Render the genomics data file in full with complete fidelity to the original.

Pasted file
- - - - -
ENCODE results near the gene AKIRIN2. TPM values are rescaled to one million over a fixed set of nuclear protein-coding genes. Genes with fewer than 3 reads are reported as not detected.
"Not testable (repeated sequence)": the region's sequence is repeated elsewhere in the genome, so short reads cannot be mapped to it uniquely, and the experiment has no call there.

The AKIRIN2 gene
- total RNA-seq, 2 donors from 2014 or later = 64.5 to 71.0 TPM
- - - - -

ENCODE results near the gene AKIRIN2. TPM values are rescaled to one million over a fixed set of nuclear protein-coding genes. Genes with fewer than 3 reads are reported as not detected.
"Not testable (repeated sequence)": the region's sequence is repeated elsewhere in the genome, so short reads cannot be mapped to it uniquely, and the experiment has no call there.

The AKIRIN2 gene
- total RNA-seq, 2 donors from 2014 or later = 64.5 to 71.0 TPM